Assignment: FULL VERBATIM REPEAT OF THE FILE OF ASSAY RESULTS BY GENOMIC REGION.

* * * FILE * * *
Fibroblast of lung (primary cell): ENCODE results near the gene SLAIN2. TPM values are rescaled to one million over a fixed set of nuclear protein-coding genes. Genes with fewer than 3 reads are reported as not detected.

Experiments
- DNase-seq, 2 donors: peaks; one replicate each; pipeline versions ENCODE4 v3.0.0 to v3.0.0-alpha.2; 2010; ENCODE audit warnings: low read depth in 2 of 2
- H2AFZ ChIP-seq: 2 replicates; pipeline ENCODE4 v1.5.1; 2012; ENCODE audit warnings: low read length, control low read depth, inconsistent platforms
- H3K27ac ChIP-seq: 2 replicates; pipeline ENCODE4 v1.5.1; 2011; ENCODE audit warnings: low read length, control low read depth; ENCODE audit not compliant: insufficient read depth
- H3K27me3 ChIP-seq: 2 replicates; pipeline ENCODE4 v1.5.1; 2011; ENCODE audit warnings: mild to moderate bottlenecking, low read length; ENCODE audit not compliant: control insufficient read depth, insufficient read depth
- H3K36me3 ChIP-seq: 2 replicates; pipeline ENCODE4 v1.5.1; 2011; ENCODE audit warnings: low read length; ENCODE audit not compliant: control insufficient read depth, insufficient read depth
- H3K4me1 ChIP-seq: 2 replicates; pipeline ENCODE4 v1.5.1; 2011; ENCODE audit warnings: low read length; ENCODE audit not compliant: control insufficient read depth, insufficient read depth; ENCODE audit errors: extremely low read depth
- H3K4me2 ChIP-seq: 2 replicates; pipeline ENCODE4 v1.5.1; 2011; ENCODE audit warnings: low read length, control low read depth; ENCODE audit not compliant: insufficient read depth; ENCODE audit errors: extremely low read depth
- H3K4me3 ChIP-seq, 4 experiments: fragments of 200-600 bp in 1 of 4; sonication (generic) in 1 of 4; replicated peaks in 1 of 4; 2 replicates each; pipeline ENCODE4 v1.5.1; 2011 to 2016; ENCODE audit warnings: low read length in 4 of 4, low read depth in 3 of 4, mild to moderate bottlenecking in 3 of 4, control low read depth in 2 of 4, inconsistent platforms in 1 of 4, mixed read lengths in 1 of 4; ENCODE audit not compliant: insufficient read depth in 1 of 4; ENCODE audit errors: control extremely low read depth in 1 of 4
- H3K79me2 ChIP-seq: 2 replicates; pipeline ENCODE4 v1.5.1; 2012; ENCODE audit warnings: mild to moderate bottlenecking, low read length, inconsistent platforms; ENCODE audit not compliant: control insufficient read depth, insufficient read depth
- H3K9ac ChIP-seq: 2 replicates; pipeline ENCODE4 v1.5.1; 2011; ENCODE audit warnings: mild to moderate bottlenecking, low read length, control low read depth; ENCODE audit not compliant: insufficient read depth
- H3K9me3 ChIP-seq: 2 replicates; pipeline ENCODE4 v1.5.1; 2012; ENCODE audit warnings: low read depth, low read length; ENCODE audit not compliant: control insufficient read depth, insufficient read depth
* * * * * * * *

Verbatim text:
Fibroblast of lung (primary cell): ENCODE results near the gene SLAIN2. TPM values are rescaled to one million over a fixed set of nuclear protein-coding genes. Genes with fewer than 3 reads are reported as not detected.

Experiments
- DNase-seq, 2 donors: peaks; one replicate each; pipeline versions ENCODE4 v3.0.0 to v3.0.0-alpha.2; 2010; ENCODE audit warnings: low read depth in 2 of 2
- H2AFZ ChIP-seq: 2 replicates; pipeline ENCODE4 v1.5.1; 2012; ENCODE audit warnings: low read length, control low read depth, inconsistent platforms
- H3K27ac ChIP-seq: 2 replicates; pipeline ENCODE4 v1.5.1; 2011; ENCODE audit warnings: low read length, control low read depth; ENCODE audit not compliant: insufficient read depth
- H3K27me3 ChIP-seq: 2 replicates; pipeline ENCODE4 v1.5.1; 2011; ENCODE audit warnings: mild to moderate bottlenecking, low read length; ENCODE audit not compliant: control insufficient read depth, insufficient read depth
- H3K36me3 ChIP-seq: 2 replicates; pipeline ENCODE4 v1.5.1; 2011; ENCODE audit warnings: low read length; ENCODE audit not compliant: control insufficient read depth, insufficient read depth
- H3K4me1 ChIP-seq: 2 replicates; pipeline ENCODE4 v1.5.1; 2011; ENCODE audit warnings: low read length; ENCODE audit not compliant: control insufficient read depth, insufficient read depth; ENCODE audit errors: extremely low read depth
- H3K4me2 ChIP-seq: 2 replicates; pipeline ENCODE4 v1.5.1; 2011; ENCODE audit warnings: low read length, control low read depth; ENCODE audit not compliant: insufficient read depth; ENCODE audit errors: extremely low read depth
- H3K4me3 ChIP-seq, 4 experiments: fragments of 200-600 bp in 1 of 4; sonication (generic) in 1 of 4; replicated peaks in 1 of 4; 2 replicates each; pipeline ENCODE4 v1.5.1; 2011 to 2016; ENCODE audit warnings: low read length in 4 of 4, low read depth in 3 of 4, mild to moderate bottlenecking in 3 of 4, control low read depth in 2 of 4, inconsistent platforms in 1 of 4, mixed read lengths in 1 of 4; ENCODE audit not compliant: insufficient read depth in 1 of 4; ENCODE audit errors: control extremely low read depth in 1 of 4
- H3K79me2 ChIP-seq: 2 replicates; pipeline ENCODE4 v1.5.1; 2012; ENCODE audit warnings: mild to moderate bottlenecking, low read length, inconsistent platforms; ENCODE audit not compliant: control insufficient read depth, insufficient read depth
- H3K9ac ChIP-seq: 2 replicates; pipeline ENCODE4 v1.5.1; 2011; ENCODE audit warnings: mild to moderate bottlenecking, low read length, control low read depth; ENCODE audit not compliant: insufficient read depth
- H3K9me3 ChIP-seq: 2 replicates; pipeline ENCODE4 v1.5.1; 2012; ENCODE audit warnings: low read depth, low read length; ENCODE audit not compliant: control insufficient read depth, insufficient read depth